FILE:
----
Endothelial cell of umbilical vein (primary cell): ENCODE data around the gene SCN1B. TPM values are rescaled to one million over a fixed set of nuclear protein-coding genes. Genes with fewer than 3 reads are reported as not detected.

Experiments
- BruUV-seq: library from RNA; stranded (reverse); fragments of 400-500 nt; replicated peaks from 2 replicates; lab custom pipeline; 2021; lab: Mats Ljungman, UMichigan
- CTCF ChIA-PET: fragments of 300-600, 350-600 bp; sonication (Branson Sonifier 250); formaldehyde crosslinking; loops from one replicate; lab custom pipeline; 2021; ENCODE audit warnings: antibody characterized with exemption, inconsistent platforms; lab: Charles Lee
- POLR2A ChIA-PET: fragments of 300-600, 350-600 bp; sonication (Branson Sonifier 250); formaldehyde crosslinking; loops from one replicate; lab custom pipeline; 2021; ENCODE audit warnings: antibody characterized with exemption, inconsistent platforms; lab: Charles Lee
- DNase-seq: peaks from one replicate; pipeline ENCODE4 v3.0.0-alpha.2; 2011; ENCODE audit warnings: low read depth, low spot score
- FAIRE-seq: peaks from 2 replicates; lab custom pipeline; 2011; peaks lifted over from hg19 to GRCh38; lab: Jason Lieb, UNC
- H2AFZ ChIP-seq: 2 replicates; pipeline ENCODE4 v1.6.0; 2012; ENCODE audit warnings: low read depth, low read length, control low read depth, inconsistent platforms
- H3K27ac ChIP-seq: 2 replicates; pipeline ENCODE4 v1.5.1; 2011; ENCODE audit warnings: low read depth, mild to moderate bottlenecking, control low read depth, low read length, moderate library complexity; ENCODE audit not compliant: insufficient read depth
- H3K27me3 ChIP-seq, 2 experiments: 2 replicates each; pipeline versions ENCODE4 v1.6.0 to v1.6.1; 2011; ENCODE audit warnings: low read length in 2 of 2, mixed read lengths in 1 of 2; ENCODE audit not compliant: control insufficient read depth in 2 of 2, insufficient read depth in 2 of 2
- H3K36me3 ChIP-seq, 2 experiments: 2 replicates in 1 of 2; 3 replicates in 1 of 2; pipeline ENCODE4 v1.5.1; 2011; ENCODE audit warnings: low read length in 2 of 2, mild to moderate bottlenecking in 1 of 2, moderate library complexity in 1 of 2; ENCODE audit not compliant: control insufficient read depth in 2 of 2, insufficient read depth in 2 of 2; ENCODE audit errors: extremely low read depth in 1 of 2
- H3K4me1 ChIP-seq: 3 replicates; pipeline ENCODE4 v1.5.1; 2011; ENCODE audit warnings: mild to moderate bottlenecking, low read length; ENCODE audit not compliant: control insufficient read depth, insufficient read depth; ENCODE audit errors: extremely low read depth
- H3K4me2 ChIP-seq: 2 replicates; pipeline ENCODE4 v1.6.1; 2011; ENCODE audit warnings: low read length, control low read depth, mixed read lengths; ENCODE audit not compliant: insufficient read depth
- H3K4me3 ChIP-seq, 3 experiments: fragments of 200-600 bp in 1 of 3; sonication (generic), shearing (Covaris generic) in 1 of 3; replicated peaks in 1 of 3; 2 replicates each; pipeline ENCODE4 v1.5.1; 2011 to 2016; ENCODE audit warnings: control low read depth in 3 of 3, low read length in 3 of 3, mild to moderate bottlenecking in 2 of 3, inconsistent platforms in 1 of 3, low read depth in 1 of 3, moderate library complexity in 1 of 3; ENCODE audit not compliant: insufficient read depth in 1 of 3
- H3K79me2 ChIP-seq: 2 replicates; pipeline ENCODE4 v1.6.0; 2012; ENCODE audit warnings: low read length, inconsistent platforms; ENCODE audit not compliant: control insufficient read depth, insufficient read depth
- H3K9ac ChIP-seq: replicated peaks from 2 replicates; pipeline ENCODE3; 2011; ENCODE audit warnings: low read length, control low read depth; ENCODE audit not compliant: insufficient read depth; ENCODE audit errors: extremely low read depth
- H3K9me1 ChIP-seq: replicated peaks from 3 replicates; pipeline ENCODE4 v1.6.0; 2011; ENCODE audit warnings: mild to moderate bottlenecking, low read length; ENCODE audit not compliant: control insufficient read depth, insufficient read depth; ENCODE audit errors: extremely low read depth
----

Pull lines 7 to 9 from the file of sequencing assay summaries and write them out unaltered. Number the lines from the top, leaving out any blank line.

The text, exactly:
- FAIRE-seq: peaks from 2 replicates; lab custom pipeline; 2011; peaks lifted over from hg19 to GRCh38; lab: Jason Lieb, UNC
- H2AFZ ChIP-seq: 2 replicates; pipeline ENCODE4 v1.6.0; 2012; ENCODE audit warnings: low read depth, low read length, control low read depth, inconsistent platforms
- H3K27ac ChIP-seq: 2 replicates; pipeline ENCODE4 v1.5.1; 2011; ENCODE audit warnings: low read depth, mild to moderate bottlenecking, control low read depth, low read length, moderate library complexity; ENCODE audit not compliant: insufficient read depth